Docker Management and Kubernetes Orchestration
Navigate the container world with Azure examples
Today I had the extreme pleasure of presenting at an Atlanta-based Java conference called DevNexus and again at the Google Developer User Group in Atlanta on June 19th, 2018. The DevNexus conference regularly sells out and had 1,800 attendees this year.
Although my two live presentations weren’t recorded, I did have the opportunity to stop by Channel 9 studios in Warsaw, Poland.
To view the deck, scroll down later in this article or download the full PowerPoint presentation ⬇ here.
The Dockerfile definitions and full source code from the presentation are available on GitHub here. I was really amazed at the energy of the audience and the size of the crowd. I captured my trademark 360 degree picture about 5 minutes before the talk started, and it was standing room only by the time I finished. My loosely conducted survey revealed most of the audience was new to using Docker in production and not very familiar with Kubernetes.
I started with a gentle introduction to Docker’s capabilities by highlighting a browser I used when I discovered the Internet in 1994. The browser, named Lynx, was text-only. It is still maintained today and easy to run in a Docker container. After you install Docker, simply type:
docker run -it --name lynx jess/lynx
This will download the image and launch the browser. Take a look at an accessible site like DevNexus.com, then see what a Single Page Application looks like by navigating to angular.io. We got a good laugh at the, shall we say, “minimalist” result. (Sorry, you’ll have to try it yourself).
Next, I talked about a revolutionary virtual machine that was created almost 40 years ago (yes, you read that right) in 1979 called the Z-machine. This innovative machine was created by college graduates migrating a popular adventure game from a mainframe to personal computers. They created it so they could create a single implementation of the Z-machine for each of the non-compatible personal computers available at the time, ranging from TRS-80 and Commodore 64 to Spectrum, Apple and Atari. They could then write a game once to the Z-machine specification and run it everywhere. This is a perfect scenario to illustrate multi-stage builds.
The Zork Dockerfile grabs a Z-machine implemented in Go, uses a Docker container with the Go development environment pre-installed to compile it, then creates an image with the Zork game file that is playable.
FROM golang:alpine as build-env RUN mkdir /src ADD http://msinilo.pl/download/zmachine.go /src RUN cd /src && go build -o goapp FROM alpine RUN mkdir /app WORKDIR /app COPY --from=build-env /src/goapp /app ADD https://github.com/visnup/frotz/blob/master/lib/ZORK1.DAT?raw=true /app/zork1.dat ENTRYPOINT ./goapp
We even played a few rounds.
To put things in perspective, the Zork image ends up at around six megabytes in size. The game was originally able to run on machines with only 64 kilobytes of memory.
Of course, the ultimate goal is to create your own application. I wrote an HTML file on the fly, used a tiny busyboximage to host it on a web server, then built and ran this Dockerfile:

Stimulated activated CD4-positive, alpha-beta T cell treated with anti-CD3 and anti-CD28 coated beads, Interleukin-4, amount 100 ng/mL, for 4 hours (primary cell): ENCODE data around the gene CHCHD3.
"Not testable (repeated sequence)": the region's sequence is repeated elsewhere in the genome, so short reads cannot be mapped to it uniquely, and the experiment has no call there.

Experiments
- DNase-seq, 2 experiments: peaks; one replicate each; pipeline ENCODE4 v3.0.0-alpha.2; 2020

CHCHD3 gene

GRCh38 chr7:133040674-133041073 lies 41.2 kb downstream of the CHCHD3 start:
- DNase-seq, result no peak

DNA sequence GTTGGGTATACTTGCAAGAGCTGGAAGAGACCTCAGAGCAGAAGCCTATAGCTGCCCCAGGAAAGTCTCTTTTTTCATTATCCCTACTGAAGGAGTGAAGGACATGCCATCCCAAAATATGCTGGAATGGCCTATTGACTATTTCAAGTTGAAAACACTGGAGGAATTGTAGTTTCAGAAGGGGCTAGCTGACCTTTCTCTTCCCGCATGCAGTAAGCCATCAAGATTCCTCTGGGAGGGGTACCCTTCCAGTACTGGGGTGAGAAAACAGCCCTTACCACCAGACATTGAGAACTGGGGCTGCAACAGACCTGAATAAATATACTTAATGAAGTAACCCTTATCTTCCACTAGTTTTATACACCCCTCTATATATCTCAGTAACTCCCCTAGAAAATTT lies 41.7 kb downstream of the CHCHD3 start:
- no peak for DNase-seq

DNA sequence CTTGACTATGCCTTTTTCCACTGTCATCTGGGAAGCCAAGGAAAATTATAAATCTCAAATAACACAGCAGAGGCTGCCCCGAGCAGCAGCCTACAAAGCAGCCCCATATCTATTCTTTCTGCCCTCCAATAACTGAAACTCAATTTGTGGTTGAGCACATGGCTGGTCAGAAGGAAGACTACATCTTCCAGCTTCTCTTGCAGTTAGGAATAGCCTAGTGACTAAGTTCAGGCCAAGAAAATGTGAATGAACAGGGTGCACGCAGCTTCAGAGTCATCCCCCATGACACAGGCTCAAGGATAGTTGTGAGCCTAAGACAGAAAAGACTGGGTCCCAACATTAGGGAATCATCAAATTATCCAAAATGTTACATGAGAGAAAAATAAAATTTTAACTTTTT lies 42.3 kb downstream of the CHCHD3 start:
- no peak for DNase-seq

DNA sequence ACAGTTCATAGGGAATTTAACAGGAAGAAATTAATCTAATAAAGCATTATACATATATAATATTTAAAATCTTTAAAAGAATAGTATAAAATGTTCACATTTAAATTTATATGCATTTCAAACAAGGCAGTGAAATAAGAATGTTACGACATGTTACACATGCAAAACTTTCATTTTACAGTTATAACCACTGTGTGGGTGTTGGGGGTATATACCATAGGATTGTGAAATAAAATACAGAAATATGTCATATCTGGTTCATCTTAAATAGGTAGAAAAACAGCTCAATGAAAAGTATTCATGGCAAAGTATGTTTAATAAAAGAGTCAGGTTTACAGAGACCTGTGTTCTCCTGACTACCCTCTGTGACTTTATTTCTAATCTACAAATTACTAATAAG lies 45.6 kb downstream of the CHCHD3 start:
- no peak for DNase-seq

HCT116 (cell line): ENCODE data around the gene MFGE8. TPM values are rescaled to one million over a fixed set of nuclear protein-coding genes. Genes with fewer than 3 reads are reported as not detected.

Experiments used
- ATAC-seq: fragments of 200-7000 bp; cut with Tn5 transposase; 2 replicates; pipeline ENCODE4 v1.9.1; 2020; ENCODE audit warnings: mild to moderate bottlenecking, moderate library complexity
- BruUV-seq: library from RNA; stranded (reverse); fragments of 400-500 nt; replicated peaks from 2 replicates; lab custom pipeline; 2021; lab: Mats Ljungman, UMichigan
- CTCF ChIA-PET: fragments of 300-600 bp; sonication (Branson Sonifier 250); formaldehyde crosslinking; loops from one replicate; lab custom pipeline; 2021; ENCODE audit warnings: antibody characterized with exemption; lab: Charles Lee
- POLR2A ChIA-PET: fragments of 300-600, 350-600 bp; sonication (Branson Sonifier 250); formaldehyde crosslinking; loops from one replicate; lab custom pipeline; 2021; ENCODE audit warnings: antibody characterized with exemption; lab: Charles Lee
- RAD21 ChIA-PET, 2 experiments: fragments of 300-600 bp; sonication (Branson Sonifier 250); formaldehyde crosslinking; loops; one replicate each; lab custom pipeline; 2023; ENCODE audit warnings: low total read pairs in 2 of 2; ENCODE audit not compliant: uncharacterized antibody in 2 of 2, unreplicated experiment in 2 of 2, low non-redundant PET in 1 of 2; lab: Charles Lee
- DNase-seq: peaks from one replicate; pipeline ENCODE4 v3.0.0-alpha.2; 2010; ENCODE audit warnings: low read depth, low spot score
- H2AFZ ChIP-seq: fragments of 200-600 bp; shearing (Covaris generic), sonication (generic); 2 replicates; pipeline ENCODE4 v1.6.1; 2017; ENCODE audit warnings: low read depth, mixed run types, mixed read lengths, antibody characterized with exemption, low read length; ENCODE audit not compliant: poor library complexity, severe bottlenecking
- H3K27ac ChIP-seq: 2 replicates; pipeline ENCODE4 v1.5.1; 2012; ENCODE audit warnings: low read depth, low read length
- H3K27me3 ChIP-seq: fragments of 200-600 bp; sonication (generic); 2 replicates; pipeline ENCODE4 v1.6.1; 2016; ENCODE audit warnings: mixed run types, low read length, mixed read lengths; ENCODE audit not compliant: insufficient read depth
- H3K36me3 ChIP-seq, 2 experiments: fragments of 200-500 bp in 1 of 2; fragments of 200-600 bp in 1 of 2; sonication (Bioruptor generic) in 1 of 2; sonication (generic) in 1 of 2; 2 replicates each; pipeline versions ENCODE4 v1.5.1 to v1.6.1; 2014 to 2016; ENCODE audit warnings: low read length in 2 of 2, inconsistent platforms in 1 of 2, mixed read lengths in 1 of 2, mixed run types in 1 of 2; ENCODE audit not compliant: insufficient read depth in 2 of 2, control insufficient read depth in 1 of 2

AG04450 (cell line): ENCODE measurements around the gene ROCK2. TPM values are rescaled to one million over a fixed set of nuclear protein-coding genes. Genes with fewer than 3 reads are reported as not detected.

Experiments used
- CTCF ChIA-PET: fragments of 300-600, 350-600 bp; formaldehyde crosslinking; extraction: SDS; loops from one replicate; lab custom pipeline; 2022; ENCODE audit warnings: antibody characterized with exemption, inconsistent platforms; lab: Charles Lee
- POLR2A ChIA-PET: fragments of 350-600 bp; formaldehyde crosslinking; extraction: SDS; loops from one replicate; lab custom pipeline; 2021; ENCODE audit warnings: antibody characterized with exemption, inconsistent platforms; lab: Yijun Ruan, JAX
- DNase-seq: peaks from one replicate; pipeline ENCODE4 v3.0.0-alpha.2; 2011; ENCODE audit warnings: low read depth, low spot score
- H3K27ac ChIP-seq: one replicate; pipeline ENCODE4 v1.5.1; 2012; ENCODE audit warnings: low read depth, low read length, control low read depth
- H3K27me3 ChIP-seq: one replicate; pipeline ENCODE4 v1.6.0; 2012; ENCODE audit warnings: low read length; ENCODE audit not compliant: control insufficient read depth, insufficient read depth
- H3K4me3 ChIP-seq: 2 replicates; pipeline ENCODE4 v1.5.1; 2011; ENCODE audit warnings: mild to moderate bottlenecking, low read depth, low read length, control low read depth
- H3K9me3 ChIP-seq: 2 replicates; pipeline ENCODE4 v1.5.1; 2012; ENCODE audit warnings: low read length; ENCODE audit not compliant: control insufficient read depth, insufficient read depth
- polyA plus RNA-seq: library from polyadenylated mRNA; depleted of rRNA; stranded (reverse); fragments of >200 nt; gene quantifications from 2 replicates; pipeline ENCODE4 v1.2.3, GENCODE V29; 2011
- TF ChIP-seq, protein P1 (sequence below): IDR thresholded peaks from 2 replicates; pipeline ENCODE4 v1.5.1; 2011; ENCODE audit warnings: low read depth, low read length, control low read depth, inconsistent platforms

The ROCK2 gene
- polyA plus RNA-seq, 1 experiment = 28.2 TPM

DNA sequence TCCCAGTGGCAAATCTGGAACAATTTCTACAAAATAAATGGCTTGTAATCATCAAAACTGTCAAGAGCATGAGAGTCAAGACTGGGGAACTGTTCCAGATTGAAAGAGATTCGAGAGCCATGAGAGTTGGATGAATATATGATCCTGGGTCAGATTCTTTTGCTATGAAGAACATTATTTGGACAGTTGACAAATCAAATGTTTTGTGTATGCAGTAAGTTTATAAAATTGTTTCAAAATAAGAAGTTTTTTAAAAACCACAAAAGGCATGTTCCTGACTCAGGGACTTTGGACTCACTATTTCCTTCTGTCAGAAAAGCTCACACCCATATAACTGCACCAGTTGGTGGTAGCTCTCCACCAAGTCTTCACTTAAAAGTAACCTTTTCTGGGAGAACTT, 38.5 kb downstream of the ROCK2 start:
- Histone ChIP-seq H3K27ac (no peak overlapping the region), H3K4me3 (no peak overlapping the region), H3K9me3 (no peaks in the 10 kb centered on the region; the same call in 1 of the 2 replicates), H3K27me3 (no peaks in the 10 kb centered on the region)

FROM busybox:latest RUN mkdir /www COPY index.html /www EXPOSE 80 CMD ["httpd", "-f", "-p", "80", "-h", "/www"]
This created an extremely small image:
Running it locally is fine, but the enterprise demands more. First, it is important to have a secured private registry to host custom images when proprietary software is involved. Second, the images need to be deployed somewhere that is accessible to end users. I demonstrated how to create a private Azure Container Registry from the command line:
Next, I deployed it to the web from the private repository with a single command using Azure Container Instances:
I also shared how to leverage Azure App Service’s Web App for Containers to create a solution that scales both up and out:
Running single containers is interesting, but production applications usually involve multiple containers. I wrote a simple application to illustrate how to scale backend services using Docker Compose.
version: '2' networks: user-facing: driver: bridge service-facing: driver: bridge services: webserver: image: webserver build: ./webserver ports: - 8000:80 networks: - user-facing goservice: image: goservice build: ./goservice ports: - 8080 networks: - service-facing proxy: image: dockercloud/haproxy volumes: - /var/run/docker.sock:/var/run/docker.sock ports: - 8080:80 links: - goservice networks: - user-facing - service-facing
Running a single backend instance results in this:
Scaling out, however, results in multiple snippets running, and renders something like this:
Running compose is fine, but doesn’t provide resiliency beyond a single host. This is where orchestration comes into play. Orchestration platforms provide features including:
- Scale out
- Service discovery
- Roll-out and roll-back (canary and green/blue deployments)
- Secret and configuration management
- Storage management
- Batch job control
Here is the full deck I presented from.
You can access the Dockerfile definitions and source code here.
According to Google’s Kelsey Hightower in his DevNexus keynote, containers are the future.
He just may be right.